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Millions To Aid Mother Lode With Forest Health

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Susanville, CA – Ten counties including Tuolumne, Calaveras and Mariposa will all get a piece of a 3.2 million dollar pie being dished out by the Sierra Nevada Conservancy (SNC) Governing Board.

The grants will target tree mortality, reducing wildfire risk, forest restoration and watershed health in the Sierra Nevada region. This is the third time funding has been awarded from the SNC to counties through Proposition 1, The Water Quality, Supply, and Infrastructure Improvement Act of 2014.

The conservancy provided these details on the projects approved for funding in the Mother Lode:

  • Tuolumne County – Long Gulch Watershed Enhancement Plan, $75,000: This grant to the Mother Lode Land Trust will complete a Watershed Enhancement Plan, including a Nonindustrial Timber Management Plan, on the 575-acre Long Gulch Ranch Preserve that is owned by the Mother Lode Land Trust and has experienced extensive tree mortality due to drought and Pine Bark Beetle infestations. The property is located near the community of Groveland in Tuolumne County, and the project area seasonally feeds water into Pine Mountain Lake, which supplies drinking water and recreational opportunities to the Pine Mountain Lake community.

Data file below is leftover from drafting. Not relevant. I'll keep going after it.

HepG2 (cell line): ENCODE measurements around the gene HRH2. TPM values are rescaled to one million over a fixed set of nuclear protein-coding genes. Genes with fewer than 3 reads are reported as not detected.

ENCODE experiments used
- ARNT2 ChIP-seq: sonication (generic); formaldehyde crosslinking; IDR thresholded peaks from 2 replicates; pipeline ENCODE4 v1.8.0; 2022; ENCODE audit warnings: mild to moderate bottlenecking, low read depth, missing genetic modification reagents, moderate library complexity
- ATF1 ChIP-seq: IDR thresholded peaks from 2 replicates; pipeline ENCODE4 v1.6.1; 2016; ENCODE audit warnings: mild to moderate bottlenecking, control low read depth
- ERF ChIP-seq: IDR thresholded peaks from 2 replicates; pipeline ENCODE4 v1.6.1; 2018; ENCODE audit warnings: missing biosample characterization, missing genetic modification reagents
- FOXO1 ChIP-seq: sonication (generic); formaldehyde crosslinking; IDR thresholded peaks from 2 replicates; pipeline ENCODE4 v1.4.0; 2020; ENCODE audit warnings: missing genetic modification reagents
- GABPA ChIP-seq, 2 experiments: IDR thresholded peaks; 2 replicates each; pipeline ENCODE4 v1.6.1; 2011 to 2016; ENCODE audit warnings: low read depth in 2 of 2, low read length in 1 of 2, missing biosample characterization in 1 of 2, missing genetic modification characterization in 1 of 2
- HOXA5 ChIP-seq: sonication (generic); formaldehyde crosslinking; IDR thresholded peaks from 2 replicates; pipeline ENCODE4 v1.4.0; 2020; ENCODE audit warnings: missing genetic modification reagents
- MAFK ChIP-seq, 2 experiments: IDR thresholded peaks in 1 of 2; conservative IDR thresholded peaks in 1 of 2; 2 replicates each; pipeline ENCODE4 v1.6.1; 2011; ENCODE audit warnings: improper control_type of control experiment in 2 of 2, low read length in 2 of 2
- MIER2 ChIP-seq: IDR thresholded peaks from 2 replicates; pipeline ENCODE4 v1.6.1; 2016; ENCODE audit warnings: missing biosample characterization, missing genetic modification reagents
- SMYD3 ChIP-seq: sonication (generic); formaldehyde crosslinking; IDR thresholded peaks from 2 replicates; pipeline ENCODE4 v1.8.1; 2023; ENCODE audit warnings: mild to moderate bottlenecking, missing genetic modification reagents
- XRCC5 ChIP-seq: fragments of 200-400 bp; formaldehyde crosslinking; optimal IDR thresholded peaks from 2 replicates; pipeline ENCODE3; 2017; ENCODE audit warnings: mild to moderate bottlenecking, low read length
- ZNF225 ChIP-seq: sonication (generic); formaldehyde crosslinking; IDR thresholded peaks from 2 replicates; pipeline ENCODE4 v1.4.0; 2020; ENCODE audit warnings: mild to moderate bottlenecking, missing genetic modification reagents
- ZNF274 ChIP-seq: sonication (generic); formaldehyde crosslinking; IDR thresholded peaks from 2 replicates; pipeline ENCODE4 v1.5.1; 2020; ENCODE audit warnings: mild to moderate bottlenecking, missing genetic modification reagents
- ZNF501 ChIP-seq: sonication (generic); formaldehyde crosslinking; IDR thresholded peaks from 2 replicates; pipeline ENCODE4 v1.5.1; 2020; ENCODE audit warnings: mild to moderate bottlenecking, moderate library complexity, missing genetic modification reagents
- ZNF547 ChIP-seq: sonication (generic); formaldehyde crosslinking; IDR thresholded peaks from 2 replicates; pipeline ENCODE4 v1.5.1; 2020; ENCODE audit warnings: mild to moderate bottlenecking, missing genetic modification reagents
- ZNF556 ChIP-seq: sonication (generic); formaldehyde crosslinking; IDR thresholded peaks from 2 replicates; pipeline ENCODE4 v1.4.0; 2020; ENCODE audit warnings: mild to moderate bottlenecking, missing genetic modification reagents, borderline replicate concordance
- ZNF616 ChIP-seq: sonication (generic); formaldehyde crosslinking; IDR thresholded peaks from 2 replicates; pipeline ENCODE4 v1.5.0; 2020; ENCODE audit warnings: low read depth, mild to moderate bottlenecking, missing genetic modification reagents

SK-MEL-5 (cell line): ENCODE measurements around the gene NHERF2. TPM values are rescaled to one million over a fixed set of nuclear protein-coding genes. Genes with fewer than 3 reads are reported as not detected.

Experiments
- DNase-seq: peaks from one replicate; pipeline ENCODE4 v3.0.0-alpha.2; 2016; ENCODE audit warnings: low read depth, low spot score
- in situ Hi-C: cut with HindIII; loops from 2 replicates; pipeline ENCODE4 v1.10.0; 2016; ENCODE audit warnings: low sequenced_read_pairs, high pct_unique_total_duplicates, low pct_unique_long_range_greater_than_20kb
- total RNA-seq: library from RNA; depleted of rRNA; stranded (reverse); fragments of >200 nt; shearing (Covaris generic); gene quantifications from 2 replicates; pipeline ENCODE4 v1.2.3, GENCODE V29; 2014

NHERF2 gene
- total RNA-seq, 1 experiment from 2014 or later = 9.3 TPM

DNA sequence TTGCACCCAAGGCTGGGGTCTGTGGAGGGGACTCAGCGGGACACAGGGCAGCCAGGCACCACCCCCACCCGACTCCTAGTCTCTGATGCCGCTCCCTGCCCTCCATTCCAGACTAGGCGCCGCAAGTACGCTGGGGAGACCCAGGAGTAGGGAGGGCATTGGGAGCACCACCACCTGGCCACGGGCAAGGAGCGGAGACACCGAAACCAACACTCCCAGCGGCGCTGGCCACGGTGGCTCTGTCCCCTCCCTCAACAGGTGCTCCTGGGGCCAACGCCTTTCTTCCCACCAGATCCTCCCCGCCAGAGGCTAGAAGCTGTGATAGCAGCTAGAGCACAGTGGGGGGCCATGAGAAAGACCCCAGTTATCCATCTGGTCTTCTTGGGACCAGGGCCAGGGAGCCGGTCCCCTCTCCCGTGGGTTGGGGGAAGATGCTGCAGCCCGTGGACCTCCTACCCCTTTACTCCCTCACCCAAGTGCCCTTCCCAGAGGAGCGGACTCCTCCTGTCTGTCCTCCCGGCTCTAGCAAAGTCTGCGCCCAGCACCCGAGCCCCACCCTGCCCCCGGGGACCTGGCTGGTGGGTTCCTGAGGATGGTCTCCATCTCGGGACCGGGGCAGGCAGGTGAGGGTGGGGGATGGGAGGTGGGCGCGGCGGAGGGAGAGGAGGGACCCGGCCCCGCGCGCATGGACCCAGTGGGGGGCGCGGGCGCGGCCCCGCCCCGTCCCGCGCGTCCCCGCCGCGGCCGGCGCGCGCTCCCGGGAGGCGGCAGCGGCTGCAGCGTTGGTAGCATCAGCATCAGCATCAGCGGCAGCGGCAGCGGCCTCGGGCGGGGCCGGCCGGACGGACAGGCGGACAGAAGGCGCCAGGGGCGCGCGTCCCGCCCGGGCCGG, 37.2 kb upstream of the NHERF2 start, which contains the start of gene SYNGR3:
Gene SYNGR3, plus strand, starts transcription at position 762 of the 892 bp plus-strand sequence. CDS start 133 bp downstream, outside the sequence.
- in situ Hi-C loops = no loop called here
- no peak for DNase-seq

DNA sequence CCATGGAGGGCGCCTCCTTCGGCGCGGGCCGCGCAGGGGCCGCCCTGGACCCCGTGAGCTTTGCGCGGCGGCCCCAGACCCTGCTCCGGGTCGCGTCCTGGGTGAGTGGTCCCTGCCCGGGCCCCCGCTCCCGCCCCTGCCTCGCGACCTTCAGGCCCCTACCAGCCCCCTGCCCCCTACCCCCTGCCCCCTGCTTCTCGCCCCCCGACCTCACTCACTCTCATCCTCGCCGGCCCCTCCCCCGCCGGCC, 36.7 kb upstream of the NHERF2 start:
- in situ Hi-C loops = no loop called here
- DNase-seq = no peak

• Calaveras County – South Fork Mokelumne River Watershed Restoration Project, $74,085: This grant awarded to Calaveras Healthy Forests Impact Product Solutions (CHIPS) will complete the analysis and surveys required to complete NEPA and CEQA for a future on-the-ground fuels treatment project. Prompted by the Butte Fire that burned more than 11,000 acres in the Mokelumne Community Forest, and overstocked conditions that include insect-killed trees, this project covers 912 acres of watershed on both sides of the South Fork Mokelumne River
  • Mariposa County – Clarks Valley Wildfire Reduction Project, $419,359: This grant awarded to the Sierra Foothill Conservancy will treat 175 acres by removing conifers that have died as a result of drought and Bark Beetle infestation. Located near the community of Jerseydale in Mariposa County, the 175-acre project area was selected as a strategic zone within the Wildland Urban Interface that will serve as a buffer between private and public land, help protect the community of Jerseydale, improve water quality in Snow Creek and the Chowchilla River and Merced River watersheds, and help restore habitat for the endangered Great Grey Owl.
  • Dead trees in the Rim Fire burn scar